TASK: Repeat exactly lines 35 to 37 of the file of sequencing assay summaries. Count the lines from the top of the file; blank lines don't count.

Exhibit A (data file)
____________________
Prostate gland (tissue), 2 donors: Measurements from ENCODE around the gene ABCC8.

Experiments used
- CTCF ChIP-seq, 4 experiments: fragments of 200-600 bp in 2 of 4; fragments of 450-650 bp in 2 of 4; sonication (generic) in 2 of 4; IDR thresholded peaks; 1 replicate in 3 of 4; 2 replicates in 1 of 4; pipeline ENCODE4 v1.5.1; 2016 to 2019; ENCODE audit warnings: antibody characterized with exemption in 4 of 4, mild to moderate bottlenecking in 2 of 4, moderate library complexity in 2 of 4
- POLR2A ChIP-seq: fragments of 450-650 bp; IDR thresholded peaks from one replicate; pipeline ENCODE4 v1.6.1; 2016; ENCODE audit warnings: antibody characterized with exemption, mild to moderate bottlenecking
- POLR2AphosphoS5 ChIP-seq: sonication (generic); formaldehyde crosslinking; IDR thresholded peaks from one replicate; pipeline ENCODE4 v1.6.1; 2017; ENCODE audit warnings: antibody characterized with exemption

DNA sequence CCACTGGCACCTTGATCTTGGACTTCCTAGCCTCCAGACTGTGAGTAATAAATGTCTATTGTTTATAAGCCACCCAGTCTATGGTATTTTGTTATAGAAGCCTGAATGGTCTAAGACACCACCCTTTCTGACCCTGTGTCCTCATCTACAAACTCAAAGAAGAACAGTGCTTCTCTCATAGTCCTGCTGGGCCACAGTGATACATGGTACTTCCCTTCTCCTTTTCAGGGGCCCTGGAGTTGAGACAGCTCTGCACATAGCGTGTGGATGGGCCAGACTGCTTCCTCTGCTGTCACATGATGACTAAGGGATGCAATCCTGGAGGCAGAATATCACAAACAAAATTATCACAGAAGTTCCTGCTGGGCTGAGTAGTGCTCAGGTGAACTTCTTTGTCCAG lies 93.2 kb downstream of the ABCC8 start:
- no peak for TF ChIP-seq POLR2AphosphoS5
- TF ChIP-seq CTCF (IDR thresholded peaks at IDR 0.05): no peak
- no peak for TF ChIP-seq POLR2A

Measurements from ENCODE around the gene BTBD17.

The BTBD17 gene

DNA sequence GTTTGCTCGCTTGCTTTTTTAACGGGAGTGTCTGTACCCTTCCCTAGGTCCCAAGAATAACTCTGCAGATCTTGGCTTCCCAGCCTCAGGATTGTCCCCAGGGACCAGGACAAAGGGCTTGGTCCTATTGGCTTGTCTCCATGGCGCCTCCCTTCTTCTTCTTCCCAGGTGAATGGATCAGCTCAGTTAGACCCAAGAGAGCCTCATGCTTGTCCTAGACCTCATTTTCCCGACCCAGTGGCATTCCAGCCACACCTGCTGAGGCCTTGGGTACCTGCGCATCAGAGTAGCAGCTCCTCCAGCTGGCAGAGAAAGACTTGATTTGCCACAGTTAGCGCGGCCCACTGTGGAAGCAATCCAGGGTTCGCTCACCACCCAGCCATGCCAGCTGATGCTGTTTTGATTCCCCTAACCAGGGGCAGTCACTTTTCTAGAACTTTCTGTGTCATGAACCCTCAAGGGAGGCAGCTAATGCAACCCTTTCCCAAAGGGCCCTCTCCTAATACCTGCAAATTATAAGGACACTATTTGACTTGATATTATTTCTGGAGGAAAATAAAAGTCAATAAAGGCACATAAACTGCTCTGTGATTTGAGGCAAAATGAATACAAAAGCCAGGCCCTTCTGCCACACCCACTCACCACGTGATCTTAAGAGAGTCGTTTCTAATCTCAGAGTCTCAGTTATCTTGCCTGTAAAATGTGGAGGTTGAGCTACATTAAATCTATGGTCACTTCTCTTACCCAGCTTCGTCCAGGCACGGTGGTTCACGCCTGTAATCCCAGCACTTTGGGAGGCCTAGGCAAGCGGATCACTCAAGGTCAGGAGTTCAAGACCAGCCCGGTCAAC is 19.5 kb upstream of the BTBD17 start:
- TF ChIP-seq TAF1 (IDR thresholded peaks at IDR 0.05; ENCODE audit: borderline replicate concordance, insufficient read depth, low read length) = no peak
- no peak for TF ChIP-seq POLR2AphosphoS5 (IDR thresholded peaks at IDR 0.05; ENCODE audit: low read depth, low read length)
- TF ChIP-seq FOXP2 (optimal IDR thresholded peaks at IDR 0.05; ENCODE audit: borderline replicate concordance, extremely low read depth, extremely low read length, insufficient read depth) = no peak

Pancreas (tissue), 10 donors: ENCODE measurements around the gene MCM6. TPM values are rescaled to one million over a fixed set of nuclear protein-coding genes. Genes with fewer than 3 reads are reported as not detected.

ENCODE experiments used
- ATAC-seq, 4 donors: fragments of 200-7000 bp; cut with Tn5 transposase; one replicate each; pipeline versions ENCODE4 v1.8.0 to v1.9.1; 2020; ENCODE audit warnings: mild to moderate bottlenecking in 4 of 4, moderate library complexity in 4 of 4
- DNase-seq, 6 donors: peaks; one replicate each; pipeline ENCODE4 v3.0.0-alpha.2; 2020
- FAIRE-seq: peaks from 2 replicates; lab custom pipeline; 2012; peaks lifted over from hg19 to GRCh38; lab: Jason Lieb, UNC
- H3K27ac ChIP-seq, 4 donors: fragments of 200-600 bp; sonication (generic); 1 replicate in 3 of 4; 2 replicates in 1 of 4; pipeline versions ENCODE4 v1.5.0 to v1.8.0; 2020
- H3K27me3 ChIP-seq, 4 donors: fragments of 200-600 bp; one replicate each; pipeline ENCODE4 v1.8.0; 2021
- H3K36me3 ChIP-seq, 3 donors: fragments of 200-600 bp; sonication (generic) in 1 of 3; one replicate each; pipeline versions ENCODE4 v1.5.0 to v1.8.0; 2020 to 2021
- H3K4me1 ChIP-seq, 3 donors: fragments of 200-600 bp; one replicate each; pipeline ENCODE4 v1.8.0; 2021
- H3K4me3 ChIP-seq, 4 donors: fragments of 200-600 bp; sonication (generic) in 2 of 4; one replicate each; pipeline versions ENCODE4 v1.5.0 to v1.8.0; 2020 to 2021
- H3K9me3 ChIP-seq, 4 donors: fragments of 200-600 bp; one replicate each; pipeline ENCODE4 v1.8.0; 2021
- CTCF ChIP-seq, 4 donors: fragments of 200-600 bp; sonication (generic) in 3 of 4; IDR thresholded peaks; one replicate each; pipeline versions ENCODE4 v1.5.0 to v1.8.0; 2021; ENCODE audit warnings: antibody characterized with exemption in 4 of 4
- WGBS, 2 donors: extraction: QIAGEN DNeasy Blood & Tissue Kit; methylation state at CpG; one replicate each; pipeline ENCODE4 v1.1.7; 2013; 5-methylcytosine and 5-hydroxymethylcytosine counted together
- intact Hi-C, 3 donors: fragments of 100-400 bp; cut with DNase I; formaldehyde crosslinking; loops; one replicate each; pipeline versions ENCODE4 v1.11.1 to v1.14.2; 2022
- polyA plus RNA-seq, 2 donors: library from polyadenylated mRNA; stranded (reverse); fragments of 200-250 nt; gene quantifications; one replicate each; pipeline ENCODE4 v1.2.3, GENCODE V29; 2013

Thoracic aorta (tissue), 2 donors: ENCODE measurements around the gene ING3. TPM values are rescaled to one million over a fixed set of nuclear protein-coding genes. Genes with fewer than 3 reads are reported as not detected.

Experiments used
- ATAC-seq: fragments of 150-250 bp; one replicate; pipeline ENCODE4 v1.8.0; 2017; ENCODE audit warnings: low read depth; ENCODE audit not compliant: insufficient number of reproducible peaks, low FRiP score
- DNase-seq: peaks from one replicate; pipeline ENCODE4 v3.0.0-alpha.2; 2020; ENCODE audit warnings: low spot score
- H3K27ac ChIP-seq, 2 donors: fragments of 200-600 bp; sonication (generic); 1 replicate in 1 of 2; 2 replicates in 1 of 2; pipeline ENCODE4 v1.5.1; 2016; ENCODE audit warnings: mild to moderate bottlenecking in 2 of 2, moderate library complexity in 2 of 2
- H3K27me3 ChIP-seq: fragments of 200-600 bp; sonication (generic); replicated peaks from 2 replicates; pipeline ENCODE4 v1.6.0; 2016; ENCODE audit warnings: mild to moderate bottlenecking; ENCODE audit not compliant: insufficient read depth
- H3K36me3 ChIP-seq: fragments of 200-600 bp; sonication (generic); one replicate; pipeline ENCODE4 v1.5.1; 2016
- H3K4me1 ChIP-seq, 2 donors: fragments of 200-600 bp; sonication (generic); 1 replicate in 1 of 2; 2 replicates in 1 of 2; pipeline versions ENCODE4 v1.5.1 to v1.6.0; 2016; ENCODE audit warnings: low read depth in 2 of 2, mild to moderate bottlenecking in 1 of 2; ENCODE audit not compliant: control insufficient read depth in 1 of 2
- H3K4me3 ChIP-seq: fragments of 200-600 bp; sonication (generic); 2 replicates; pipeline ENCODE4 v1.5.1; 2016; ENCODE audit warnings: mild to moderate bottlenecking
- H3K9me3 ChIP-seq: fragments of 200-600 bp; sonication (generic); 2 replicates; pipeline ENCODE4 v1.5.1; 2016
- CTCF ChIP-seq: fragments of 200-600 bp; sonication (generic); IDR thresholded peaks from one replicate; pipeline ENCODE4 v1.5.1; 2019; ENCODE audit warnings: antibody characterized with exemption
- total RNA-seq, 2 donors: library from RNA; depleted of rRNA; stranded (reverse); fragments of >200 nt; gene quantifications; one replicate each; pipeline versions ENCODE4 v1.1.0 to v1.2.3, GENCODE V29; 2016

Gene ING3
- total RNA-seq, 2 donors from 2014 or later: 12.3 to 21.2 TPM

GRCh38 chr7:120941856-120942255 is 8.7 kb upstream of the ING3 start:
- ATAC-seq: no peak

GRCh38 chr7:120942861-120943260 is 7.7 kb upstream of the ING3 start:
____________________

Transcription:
- H3K27ac ChIP-seq, 2 donors: fragments of 200-600 bp; sonication (generic); 1 replicate in 1 of 2; 2 replicates in 1 of 2; pipeline ENCODE4 v1.5.1; 2016; ENCODE audit warnings: mild to moderate bottlenecking in 2 of 2, moderate library complexity in 2 of 2
- H3K27me3 ChIP-seq: fragments of 200-600 bp; sonication (generic); replicated peaks from 2 replicates; pipeline ENCODE4 v1.6.0; 2016; ENCODE audit warnings: mild to moderate bottlenecking; ENCODE audit not compliant: insufficient read depth
- H3K36me3 ChIP-seq: fragments of 200-600 bp; sonication (generic); one replicate; pipeline ENCODE4 v1.5.1; 2016